Tropical Storm, Surging Seas Lash Thailand Beaches

Rain, wind and surging seawater from a tropical storm buffeted coastal villages and world-famous tourist resorts on southern Thailand's east coast on Friday, 4 January, knocking down trees and utility poles and flooding roads.

One person was reported dead and another missing after a fishing boat with a crew of six capsized in high waves, but there were no reports of major damage by nightfall.

Floodwaters rise over the coastal road as Tropical Storm Pabuk approaches on 4 January.

It appeared that Tropical Storm Pabuk caused aggravation during the country’s high tourist season but less damage than had been feared.

Airlines and boat operators suspended operations for safety reasons and tourists were forced to change travel plans.

Beaches were closed, but even with the bad weather approaching, tourists on the popular island of Koh Samui in the Gulf of Thailand continued to patronise bars and restaurants catering to them.

That was good fortune for the tourism industry, whose safety problems were highlighted last July when 47 Chinese tourists drowned after their boat sank in rough seas near the popular resort of Phuket.

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Ahead of this week’s storm, more than 6,100 people in four provinces were evacuated, according to the Department of Disaster Prevention and Mitigation.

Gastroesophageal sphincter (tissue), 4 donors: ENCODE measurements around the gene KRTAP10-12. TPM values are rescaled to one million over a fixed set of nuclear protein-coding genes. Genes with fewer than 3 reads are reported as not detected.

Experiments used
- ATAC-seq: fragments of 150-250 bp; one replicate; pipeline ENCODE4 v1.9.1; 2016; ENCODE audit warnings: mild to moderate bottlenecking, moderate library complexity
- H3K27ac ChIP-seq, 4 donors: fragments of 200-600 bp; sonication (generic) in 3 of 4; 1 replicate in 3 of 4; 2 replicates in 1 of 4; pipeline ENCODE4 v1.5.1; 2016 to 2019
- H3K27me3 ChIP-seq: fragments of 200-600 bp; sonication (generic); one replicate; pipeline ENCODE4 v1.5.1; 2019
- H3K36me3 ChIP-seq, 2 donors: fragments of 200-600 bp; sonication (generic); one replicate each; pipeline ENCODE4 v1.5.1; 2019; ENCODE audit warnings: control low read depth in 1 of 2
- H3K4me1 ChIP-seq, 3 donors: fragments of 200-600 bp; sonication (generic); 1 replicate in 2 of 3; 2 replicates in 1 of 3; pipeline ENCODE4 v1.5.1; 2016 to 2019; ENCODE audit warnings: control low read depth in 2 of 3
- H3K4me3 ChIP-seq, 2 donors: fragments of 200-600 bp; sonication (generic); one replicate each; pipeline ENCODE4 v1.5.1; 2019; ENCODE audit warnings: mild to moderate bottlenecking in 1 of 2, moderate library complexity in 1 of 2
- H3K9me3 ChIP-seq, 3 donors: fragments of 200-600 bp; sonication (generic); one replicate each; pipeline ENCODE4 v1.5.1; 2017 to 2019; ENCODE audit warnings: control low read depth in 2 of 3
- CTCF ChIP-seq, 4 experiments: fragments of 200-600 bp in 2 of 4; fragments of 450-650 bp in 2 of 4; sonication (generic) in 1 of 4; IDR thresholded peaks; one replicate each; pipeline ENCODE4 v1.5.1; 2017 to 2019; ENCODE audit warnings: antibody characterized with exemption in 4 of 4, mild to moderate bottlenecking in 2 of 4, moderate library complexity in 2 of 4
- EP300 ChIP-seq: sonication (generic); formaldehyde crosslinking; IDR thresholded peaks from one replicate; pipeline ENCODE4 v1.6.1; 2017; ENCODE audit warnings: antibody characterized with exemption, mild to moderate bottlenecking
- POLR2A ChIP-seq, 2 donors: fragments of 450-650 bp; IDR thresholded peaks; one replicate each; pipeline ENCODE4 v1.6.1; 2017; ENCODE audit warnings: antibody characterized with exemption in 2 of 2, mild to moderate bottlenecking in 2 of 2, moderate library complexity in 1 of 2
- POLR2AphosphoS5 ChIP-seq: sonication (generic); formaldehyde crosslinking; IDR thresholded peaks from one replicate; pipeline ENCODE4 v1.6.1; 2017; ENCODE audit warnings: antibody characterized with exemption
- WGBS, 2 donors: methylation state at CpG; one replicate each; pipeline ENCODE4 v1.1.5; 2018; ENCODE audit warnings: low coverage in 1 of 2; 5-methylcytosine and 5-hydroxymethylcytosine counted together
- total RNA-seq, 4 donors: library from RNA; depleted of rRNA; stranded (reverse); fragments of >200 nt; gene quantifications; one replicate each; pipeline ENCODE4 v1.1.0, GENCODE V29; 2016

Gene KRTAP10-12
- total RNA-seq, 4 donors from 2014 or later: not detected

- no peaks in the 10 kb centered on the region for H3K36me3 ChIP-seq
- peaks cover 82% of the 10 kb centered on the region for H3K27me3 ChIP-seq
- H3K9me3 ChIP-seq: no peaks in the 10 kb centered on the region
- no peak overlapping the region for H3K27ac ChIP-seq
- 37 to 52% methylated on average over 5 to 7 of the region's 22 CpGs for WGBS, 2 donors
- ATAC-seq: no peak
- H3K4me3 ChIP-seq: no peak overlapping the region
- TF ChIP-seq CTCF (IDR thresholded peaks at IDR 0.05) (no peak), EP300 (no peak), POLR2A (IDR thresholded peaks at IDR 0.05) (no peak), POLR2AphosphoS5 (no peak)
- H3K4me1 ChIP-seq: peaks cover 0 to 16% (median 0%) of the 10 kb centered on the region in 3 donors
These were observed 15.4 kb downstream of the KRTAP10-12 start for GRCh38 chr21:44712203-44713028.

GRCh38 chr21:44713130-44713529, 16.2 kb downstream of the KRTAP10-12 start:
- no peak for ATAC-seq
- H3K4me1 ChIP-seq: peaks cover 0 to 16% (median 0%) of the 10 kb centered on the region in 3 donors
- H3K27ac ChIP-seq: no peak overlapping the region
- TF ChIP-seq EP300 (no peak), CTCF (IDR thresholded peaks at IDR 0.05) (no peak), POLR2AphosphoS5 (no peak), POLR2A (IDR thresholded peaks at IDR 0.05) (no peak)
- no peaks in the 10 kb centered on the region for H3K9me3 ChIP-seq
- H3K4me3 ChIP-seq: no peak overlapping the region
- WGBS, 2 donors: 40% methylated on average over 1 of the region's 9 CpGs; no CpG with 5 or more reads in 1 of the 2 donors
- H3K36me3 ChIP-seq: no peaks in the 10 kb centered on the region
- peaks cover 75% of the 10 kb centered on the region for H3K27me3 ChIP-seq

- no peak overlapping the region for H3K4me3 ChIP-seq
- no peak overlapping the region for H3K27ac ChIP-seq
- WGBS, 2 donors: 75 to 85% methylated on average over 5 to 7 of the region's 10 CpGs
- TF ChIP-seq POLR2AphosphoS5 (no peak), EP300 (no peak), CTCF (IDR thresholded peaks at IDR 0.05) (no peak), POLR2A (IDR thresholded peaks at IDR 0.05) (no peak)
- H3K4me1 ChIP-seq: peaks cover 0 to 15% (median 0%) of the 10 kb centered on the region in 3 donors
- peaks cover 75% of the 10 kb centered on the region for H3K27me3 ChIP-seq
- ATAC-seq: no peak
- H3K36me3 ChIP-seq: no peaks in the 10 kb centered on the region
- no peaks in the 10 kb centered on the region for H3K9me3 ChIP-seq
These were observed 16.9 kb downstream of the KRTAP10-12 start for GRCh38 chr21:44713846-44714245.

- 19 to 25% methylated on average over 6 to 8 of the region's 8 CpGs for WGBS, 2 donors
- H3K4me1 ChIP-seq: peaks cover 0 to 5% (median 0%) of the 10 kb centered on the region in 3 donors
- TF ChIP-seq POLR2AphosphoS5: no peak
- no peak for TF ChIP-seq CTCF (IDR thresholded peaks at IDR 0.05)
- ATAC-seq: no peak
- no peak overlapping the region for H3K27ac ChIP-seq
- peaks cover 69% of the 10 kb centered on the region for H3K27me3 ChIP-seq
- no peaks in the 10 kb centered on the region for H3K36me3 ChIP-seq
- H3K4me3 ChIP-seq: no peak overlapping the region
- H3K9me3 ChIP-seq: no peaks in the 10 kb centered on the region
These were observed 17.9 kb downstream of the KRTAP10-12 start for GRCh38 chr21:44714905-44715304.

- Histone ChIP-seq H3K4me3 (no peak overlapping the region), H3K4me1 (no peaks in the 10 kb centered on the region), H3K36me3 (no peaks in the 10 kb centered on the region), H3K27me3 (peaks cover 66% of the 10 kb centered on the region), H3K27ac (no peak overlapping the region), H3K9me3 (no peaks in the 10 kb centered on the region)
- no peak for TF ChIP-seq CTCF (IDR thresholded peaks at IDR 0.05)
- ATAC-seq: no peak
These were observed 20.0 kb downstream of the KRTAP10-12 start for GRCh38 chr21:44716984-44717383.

The Meteorological Department said the storm had sustained winds of 65 kph (40 mph) at late afternoon, down from 75 kph (47 mph) when it hit the land shortly after noon.

It continued to warn of strong winds and waves 3-5 metres (10 to 16 feet) high in the Gulf of Thailand and 2-3 metres (6 to 10 feet) in the Andaman Sea. The department advised all ships to stay ashore through Saturday and warned of possible storm surges on the Gulf coast.

Thai people push a motorcycle through floodwater from Tropical Storm Pabuk on 4 January.

"We can expect heavy rain and downpour, flooding and flash floods in the area throughout the night," Department Director-General Phuwieng Prakhammintara said.

Evacuation efforts were especially intense in Nakhon Si Thammarat province, about 800 kilometres (480 miles) south of Bangkok, where authorities sent trucks through flooded streets with downed power lines, urging people in danger zones to leave.

"You cannot stay here. It's too dangerous," they repeated from truck-mounted loudspeakers.

Koh Samui appeared to have been spared much of the brunt of the storm.

Rain stopped by Friday evening, said Joe Kieta, an American visitor, “so it seems like the worst is past us.”

Kieta, editor of California's The Fresno Bee newspaper, said in an email that roads on the island had light debris, his hotel's beach area was closed and guests were discouraged from going out.

Southern Thailand also has popular resort destinations on its west coast on the Andaman Sea, and they now await the storm.

The navy said, Thailand's sole aircraft carrier, the HTMS Chakri Naruebet, was on standby at its base east of Bangkok, prepared to sail to help with relief efforts at a moment's notice.

There had been fears that the storm would be the worst to hit Thailand since 1989, when Typhoon Gay left more than 400 people dead. A tropical storm in 1962 killed more than 900 people in the south.

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